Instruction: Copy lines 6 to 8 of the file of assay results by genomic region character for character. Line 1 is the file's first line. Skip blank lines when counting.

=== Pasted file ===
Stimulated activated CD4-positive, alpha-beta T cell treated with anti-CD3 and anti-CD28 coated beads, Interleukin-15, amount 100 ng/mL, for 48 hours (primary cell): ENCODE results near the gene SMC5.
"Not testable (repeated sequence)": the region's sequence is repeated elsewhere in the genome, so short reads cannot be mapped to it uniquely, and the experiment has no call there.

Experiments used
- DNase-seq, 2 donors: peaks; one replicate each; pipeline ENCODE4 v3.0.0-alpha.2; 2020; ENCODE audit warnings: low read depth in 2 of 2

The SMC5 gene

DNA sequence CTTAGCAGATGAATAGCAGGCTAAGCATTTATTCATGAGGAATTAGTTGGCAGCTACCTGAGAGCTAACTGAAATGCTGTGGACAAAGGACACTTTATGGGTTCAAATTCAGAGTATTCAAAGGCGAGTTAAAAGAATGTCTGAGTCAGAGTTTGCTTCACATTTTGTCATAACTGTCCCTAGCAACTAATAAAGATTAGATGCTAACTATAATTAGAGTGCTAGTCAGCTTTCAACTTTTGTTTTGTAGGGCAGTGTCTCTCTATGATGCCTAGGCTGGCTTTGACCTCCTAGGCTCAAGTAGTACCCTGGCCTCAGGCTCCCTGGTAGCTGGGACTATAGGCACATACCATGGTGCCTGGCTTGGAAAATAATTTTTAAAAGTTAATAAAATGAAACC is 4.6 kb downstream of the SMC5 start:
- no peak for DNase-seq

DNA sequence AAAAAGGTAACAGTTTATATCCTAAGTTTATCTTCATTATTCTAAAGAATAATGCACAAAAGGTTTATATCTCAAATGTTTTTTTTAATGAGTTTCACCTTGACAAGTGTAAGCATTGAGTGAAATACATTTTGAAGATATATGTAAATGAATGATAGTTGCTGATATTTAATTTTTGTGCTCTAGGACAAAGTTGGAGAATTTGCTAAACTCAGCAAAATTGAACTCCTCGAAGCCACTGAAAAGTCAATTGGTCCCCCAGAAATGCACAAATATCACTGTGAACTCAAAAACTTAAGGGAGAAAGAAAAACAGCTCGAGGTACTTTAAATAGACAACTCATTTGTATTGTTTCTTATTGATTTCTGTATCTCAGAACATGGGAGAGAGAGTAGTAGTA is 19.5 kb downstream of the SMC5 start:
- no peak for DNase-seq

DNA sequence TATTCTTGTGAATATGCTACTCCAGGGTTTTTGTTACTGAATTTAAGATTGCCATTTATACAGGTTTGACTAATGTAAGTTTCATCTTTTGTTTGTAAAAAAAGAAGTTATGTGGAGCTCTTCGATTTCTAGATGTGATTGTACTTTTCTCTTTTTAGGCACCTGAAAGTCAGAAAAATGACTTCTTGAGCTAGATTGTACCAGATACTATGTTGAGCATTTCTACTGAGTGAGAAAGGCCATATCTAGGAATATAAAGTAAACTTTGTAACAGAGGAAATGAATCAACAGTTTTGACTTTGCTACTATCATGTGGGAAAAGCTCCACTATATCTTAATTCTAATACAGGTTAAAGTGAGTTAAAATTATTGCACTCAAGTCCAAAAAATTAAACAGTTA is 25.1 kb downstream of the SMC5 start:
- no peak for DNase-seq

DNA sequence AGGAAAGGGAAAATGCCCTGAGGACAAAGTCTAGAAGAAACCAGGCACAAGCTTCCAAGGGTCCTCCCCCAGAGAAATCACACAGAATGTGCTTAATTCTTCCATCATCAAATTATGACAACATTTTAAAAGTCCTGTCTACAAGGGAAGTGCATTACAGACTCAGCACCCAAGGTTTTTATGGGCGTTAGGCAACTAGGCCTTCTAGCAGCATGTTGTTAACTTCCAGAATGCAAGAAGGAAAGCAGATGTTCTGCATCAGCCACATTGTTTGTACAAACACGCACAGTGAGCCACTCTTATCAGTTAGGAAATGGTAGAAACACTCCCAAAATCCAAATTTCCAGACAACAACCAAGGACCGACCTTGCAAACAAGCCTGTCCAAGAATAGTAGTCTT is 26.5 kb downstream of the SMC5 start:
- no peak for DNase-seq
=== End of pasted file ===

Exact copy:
DNA sequence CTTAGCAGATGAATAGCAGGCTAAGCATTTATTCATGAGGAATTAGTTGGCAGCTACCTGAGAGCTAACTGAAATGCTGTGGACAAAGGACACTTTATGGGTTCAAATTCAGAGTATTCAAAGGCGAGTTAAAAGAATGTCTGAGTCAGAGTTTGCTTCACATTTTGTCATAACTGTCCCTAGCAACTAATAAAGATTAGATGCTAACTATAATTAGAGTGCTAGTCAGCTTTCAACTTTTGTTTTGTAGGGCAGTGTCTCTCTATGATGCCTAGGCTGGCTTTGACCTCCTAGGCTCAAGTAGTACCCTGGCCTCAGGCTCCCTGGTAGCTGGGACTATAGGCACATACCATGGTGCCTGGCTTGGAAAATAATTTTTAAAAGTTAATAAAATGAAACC is 4.6 kb downstream of the SMC5 start:
- no peak for DNase-seq

DNA sequence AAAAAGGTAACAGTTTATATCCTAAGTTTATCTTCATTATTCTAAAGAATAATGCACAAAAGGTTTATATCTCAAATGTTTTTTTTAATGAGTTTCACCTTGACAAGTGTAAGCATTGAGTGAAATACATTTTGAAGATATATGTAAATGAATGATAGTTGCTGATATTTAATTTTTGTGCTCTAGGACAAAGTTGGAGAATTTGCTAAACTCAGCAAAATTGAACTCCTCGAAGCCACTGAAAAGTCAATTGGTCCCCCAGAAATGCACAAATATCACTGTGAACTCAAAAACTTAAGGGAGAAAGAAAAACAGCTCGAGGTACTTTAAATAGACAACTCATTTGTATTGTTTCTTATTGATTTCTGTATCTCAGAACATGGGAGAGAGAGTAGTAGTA is 19.5 kb downstream of the SMC5 start: